I don’t think supplicant comes into 15 ac. If it does there’s no definition, since “beggar” is part of the wordplay, and “occupant” doesn’t equate to SUPPLIANT.
    What’s the “holding up” doing in 4 dn?

  23. Derek Lazenby says:

    Hard work and most certainly not gadget free.

    I know one should take the web with a pinch of salt, but Wiktionary gives perse as purple, not blue. No wonder it was the one I didn’t get despite the gadgets.

  24. tupu says:

    Hi John

    Simply refers to being underneath and ‘supporting’? (is + ed under ‘organ’).

  25. Stella Heath says:

    Hi Otter

    Yes, for the past 13 years.

    Finbar, my bridge partner at Uni was from Northern Ireland, and grew up during the Troubles. He, an Irish protestant, befriended me, an English Catholic, which more than one person at the time found bizarre – but I don’t recall him ever having an issue with Ulster=Northern Ireland, and they were often equated in news stories at the time.

    John, you are right, the word is ‘suppliant’ as in: ‘Behold, a suppliant at your feet I lie..’ (Iolanthe, G&S)

  26. Stella Heath says:

    Sorry, misquote, I remember now it’s ‘I kneel’, not ‘I lie’.

    It sounded odd as I wrote it. :(

  27. Roger says:

    Thanks Uncle Yap for your thorough explanations.

    Managed to get 9a (WoTAN GOd) easily enough but then wondered whether “The Ring” was meant to indicate anything further (other than the obvious reference to Wagner ~ or maybe even that ‘Wotan, God’ rings ‘tango’ ?!) in that the answer also ends in ‘O’.
    Went a-googling for a god called Tang but apart from the Dynasty (were they really considered gods ?) only came up with an obscure Chinese peak called God Tang.
    All pretty pointless probably, but good fun looking.

    Oh … and I guess your third name drop was Spender (18a) and not Deal !

  28. John says:

    Thanks tupu. I see that the “holding up” is there the surface, although the clue works equally well without it.

  29. Myrvin says:

    Stella. I think I was looking for the first name of Rumsfeld or someone else. So I wasn’t set for the editor. Anyway, it worked without the knowledge.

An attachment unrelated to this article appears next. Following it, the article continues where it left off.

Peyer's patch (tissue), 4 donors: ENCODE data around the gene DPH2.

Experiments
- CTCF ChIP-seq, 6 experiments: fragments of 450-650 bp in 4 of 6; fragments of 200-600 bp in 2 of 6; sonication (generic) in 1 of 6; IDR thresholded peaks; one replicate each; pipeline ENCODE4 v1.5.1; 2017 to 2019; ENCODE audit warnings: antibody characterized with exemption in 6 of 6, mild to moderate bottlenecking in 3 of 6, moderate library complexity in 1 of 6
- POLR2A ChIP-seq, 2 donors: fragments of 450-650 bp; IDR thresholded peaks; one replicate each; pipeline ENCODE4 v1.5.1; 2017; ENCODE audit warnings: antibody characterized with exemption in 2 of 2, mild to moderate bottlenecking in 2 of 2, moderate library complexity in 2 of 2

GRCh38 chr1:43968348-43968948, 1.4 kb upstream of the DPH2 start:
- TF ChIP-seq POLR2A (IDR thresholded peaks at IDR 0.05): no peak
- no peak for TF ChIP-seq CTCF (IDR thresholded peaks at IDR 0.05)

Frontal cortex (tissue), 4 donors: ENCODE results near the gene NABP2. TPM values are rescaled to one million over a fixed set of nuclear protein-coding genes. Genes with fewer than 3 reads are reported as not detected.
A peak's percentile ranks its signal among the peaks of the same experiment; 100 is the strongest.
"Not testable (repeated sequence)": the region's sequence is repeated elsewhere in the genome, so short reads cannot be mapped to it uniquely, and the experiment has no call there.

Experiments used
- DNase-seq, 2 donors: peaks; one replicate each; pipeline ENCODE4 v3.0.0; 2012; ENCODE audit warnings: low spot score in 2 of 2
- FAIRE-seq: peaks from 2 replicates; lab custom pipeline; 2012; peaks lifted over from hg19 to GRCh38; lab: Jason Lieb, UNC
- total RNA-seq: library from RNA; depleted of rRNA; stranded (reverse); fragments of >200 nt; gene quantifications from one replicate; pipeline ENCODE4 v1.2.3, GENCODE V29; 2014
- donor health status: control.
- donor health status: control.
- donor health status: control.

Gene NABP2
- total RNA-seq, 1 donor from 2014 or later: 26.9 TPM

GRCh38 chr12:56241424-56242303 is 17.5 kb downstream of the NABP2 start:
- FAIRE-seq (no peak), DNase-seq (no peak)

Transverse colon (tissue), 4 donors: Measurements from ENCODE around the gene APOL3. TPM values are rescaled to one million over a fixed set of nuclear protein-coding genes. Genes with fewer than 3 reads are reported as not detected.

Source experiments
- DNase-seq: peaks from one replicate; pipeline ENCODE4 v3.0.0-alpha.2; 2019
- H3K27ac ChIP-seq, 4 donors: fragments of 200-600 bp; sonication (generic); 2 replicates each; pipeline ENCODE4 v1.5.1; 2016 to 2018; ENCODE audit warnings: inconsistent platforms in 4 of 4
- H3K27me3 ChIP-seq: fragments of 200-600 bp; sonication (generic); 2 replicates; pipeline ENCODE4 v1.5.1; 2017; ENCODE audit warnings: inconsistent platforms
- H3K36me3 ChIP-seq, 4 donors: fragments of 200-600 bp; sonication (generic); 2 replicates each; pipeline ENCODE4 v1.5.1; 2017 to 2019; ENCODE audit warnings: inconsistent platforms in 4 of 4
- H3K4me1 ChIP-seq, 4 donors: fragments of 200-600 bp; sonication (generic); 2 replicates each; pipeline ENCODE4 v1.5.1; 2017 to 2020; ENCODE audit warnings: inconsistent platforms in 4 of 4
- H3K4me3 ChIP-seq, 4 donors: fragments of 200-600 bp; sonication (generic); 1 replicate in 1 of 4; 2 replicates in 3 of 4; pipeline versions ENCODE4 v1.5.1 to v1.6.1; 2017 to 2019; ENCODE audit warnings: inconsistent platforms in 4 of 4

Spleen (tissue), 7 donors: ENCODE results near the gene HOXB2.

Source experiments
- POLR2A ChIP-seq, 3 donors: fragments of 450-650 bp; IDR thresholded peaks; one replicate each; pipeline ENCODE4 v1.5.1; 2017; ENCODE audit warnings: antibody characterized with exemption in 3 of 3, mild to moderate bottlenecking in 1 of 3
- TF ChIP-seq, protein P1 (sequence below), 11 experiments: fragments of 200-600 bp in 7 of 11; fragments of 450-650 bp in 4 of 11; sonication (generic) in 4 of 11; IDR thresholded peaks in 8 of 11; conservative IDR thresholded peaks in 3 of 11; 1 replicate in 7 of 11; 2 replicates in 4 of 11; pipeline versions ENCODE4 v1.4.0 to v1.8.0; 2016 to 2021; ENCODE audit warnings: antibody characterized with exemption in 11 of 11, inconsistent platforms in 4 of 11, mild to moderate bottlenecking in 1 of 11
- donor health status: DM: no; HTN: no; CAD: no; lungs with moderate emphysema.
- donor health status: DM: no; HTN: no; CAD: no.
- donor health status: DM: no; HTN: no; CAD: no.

30. Myrvin says:

    Roger. I think I have noticed that setters put several extra words following (or before) a hidden clue.
    They can argue (I suppose) that the solution is hidden in the phrase.
    I don’t like it, it seems like laziness.
    tupu: You know a great deal about the Tutsis.

  31. NeilW says:

    Myrvin: it’s always considered bad form to add extra words in the hidden answer clues. The real skill is to hide in plain sight!

  32. PeterL says:

    Hi Stella

    Whilst your Bridge Partner and some of the press may not have a problem with Ulster and Northern Ireland being one and the same, they are plainly not. Ulster is a province of Ireland containing nine counties, only six of which constitute what is now known as Northern Ireland.

  33. NeilW says:

    I suppose Gordius would justify “of the Ring” as some kind of hidden answer indicator but it doesn’t work for me.

  34. Stella Heath says:

    Hi PeterL

    Thanks for clearing that up. I don’t want to polemicise on what is obviously a sensitive question, but presumably the nine counties are all northern (without caps.) Ireland?

  35. walruss says:

    I should thionk The Lord of the Rings is the Olympic supremo, whoever that is. And the NI = Ulster thing is juyst wrong.

  36. Stella Heath says:

    Hugh Stevenson take note: this is not the first time the ‘NI doesn’t=Ulster’ theme has come up

  37. cholecyst says:

    Thanks Uncle Yap. Why do people not like Gordius’s puzzles? This was fun. I especially liked 10 ac GALLSTONES, but then, I would, wouldn’t I?

  38. tupu says:

    John @28
    You are right – it works as a simple charade. So this and, perhaps, 9a (see below & others’ comments) are a bit wordy.

    Roger et al